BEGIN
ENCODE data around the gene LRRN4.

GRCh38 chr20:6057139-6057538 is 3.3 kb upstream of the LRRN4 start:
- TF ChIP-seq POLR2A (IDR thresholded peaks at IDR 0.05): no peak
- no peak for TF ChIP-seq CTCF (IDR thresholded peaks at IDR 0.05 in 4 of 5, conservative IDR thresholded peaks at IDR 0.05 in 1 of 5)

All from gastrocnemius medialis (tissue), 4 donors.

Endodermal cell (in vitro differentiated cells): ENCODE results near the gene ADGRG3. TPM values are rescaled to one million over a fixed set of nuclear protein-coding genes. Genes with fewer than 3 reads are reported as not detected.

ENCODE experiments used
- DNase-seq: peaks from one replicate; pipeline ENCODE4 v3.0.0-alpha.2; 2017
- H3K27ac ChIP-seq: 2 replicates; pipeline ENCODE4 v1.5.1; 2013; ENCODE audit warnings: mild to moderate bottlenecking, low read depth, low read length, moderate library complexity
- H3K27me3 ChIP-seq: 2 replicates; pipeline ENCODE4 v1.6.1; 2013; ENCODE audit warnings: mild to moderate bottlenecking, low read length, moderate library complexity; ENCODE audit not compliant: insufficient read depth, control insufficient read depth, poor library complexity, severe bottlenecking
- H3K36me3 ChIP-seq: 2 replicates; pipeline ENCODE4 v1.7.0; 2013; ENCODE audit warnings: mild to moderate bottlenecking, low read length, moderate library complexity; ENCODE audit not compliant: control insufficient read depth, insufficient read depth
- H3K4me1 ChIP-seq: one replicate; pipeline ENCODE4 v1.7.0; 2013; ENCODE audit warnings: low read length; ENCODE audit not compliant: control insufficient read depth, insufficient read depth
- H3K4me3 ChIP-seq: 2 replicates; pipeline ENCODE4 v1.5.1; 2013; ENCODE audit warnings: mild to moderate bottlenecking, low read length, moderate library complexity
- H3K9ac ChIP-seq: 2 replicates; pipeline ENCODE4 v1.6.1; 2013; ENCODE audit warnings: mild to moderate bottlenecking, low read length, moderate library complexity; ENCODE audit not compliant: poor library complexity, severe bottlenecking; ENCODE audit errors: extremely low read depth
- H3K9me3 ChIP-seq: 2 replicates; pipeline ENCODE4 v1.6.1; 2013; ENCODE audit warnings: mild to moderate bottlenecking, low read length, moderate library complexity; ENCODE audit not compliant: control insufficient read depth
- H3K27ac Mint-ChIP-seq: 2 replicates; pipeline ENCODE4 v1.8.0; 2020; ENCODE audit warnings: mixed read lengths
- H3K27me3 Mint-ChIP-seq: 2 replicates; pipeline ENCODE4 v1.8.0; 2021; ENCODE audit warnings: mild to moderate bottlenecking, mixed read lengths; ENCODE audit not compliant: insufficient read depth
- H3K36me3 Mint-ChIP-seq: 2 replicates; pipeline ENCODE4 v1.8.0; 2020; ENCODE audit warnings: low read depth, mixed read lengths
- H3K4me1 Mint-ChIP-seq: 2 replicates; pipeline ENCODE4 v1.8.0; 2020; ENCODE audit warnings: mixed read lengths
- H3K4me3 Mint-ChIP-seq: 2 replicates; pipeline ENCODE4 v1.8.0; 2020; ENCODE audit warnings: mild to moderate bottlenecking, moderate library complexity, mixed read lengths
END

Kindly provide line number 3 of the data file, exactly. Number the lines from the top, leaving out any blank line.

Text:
- TF ChIP-seq POLR2A (IDR thresholded peaks at IDR 0.05): no peak